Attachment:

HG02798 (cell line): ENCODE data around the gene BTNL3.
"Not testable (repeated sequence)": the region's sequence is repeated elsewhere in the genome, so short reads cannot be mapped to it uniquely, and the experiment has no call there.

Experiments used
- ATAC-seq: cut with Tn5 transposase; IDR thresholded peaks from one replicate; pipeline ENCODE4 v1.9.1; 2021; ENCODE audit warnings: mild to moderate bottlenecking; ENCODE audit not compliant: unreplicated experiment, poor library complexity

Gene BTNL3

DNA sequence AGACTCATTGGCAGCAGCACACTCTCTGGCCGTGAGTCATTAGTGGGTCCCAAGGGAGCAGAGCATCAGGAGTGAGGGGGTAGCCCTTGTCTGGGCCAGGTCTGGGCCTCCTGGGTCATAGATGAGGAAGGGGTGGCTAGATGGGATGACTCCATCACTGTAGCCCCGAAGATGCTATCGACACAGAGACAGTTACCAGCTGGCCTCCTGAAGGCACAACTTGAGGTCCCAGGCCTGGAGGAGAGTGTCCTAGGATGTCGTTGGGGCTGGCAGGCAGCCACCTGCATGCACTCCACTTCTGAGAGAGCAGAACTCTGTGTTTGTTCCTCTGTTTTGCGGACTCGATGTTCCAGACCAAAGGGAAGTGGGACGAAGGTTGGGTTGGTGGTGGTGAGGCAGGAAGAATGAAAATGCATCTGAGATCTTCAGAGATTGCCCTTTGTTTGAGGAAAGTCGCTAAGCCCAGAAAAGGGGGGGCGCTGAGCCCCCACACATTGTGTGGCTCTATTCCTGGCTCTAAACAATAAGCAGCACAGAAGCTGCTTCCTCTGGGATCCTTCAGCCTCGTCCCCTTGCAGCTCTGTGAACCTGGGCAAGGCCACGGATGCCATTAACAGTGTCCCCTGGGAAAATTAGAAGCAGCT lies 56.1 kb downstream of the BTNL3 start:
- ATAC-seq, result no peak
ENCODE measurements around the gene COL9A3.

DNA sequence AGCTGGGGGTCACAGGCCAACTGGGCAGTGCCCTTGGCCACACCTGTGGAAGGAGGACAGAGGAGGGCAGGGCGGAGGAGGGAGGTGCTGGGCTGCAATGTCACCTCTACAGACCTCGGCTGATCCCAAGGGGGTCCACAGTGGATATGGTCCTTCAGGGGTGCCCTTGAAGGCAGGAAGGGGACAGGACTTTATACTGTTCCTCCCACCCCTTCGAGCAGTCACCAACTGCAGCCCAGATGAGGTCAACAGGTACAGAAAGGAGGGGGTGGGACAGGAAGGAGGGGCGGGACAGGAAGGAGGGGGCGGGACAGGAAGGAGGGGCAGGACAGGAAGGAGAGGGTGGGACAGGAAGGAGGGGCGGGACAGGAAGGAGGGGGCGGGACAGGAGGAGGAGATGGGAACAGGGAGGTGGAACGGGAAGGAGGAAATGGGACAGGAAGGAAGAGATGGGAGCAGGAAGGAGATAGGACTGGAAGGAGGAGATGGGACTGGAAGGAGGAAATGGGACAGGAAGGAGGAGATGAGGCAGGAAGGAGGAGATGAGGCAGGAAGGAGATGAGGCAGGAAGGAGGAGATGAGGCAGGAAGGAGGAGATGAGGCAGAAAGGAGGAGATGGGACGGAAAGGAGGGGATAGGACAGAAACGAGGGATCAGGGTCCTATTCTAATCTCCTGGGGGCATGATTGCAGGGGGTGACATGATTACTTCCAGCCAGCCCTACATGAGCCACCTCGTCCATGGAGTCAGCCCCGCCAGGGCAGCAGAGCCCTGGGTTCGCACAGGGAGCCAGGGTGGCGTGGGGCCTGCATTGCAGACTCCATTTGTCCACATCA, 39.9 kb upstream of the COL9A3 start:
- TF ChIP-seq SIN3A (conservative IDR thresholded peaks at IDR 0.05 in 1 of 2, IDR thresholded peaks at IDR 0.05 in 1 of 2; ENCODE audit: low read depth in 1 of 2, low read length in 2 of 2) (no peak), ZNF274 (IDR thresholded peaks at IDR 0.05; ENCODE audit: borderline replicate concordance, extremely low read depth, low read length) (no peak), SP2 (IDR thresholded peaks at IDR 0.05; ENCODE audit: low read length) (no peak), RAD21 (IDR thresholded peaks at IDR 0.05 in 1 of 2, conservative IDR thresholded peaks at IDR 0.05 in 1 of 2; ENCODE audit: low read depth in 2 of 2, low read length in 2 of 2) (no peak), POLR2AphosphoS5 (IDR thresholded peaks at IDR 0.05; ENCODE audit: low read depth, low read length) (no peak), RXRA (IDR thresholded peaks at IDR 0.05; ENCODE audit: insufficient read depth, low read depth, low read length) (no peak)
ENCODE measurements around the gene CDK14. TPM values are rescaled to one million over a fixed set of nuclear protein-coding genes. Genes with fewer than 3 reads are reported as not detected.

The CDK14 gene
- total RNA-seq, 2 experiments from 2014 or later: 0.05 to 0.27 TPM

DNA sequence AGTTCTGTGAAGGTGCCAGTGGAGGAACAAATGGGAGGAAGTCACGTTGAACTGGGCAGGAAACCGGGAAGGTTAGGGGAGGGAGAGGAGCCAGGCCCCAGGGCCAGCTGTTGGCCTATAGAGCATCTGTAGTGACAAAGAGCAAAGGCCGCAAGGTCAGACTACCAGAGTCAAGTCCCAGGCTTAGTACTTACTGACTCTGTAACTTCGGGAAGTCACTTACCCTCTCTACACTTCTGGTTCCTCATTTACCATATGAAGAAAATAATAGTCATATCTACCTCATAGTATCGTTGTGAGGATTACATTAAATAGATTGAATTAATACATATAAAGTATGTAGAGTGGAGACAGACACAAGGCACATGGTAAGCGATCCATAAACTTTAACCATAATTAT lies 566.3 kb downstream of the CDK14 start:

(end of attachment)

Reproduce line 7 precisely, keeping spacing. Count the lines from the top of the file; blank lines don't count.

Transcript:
- ATAC-seq, result no peak